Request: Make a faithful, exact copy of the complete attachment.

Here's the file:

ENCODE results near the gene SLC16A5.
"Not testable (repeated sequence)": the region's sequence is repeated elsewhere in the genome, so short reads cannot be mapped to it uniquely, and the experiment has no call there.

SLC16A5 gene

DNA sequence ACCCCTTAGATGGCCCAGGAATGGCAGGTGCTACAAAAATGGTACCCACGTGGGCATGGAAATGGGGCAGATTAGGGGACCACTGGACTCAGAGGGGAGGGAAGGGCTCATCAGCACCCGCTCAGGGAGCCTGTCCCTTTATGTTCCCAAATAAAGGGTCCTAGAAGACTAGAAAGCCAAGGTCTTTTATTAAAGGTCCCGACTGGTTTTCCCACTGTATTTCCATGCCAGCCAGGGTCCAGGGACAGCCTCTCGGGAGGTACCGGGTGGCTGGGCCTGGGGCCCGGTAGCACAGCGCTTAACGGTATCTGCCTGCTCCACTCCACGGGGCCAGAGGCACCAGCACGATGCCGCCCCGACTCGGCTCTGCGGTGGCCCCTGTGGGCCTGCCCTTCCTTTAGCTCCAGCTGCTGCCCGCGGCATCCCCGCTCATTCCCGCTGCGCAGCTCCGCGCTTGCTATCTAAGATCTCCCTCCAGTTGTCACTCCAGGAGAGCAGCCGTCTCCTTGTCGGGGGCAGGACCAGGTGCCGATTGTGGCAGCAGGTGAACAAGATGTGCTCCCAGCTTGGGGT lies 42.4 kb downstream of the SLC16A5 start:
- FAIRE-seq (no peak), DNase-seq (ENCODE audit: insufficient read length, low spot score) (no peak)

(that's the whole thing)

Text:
ENCODE results near the gene SLC16A5.
"Not testable (repeated sequence)": the region's sequence is repeated elsewhere in the genome, so short reads cannot be mapped to it uniquely, and the experiment has no call there.

SLC16A5 gene

DNA sequence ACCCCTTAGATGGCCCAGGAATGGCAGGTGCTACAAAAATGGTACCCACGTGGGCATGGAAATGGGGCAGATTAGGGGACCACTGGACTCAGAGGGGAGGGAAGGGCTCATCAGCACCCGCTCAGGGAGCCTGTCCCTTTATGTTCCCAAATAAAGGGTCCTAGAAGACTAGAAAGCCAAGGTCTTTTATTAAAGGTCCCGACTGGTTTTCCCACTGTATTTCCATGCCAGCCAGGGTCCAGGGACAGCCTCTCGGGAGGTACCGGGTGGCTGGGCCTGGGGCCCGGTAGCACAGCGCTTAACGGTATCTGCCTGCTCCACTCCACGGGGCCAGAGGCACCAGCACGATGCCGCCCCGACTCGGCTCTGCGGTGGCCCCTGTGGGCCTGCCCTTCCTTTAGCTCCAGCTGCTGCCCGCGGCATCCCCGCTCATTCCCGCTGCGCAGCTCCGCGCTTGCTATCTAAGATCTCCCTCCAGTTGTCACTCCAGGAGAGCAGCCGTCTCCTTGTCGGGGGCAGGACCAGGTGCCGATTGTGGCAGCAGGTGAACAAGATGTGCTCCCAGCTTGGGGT lies 42.4 kb downstream of the SLC16A5 start:
- FAIRE-seq (no peak), DNase-seq (ENCODE audit: insufficient read length, low spot score) (no peak)